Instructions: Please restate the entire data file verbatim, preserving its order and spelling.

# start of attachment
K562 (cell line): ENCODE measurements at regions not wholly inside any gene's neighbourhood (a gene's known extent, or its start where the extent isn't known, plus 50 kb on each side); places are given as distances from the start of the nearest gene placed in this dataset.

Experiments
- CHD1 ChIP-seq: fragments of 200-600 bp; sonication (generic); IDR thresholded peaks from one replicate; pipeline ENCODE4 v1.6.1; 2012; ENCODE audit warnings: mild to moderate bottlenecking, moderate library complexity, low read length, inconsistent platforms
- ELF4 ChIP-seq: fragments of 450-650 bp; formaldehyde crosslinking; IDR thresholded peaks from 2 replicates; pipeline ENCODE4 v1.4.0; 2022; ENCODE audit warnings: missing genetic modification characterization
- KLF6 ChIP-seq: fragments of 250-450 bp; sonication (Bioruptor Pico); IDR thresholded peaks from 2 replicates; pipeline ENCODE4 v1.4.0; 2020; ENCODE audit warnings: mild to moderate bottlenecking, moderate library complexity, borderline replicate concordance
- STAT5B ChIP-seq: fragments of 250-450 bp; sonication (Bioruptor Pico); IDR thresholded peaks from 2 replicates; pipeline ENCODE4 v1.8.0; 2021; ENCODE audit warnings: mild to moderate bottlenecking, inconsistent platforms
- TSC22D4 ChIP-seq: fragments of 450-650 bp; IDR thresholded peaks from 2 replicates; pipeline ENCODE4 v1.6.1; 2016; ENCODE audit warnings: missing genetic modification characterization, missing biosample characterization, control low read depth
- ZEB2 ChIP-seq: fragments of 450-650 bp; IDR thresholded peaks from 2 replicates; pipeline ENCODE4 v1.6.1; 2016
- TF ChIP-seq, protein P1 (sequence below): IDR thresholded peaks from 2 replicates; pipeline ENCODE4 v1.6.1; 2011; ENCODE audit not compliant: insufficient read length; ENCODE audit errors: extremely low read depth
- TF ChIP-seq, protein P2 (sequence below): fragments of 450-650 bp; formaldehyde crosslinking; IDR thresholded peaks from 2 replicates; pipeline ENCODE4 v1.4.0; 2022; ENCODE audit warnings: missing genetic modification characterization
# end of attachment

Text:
K562 (cell line): ENCODE measurements at regions not wholly inside any gene's neighbourhood (a gene's known extent, or its start where the extent isn't known, plus 50 kb on each side); places are given as distances from the start of the nearest gene placed in this dataset.

Experiments
- CHD1 ChIP-seq: fragments of 200-600 bp; sonication (generic); IDR thresholded peaks from one replicate; pipeline ENCODE4 v1.6.1; 2012; ENCODE audit warnings: mild to moderate bottlenecking, moderate library complexity, low read length, inconsistent platforms
- ELF4 ChIP-seq: fragments of 450-650 bp; formaldehyde crosslinking; IDR thresholded peaks from 2 replicates; pipeline ENCODE4 v1.4.0; 2022; ENCODE audit warnings: missing genetic modification characterization
- KLF6 ChIP-seq: fragments of 250-450 bp; sonication (Bioruptor Pico); IDR thresholded peaks from 2 replicates; pipeline ENCODE4 v1.4.0; 2020; ENCODE audit warnings: mild to moderate bottlenecking, moderate library complexity, borderline replicate concordance
- STAT5B ChIP-seq: fragments of 250-450 bp; sonication (Bioruptor Pico); IDR thresholded peaks from 2 replicates; pipeline ENCODE4 v1.8.0; 2021; ENCODE audit warnings: mild to moderate bottlenecking, inconsistent platforms
- TSC22D4 ChIP-seq: fragments of 450-650 bp; IDR thresholded peaks from 2 replicates; pipeline ENCODE4 v1.6.1; 2016; ENCODE audit warnings: missing genetic modification characterization, missing biosample characterization, control low read depth
- ZEB2 ChIP-seq: fragments of 450-650 bp; IDR thresholded peaks from 2 replicates; pipeline ENCODE4 v1.6.1; 2016
- TF ChIP-seq, protein P1 (sequence below): IDR thresholded peaks from 2 replicates; pipeline ENCODE4 v1.6.1; 2011; ENCODE audit not compliant: insufficient read length; ENCODE audit errors: extremely low read depth
- TF ChIP-seq, protein P2 (sequence below): fragments of 450-650 bp; formaldehyde crosslinking; IDR thresholded peaks from 2 replicates; pipeline ENCODE4 v1.4.0; 2022; ENCODE audit warnings: missing genetic modification characterization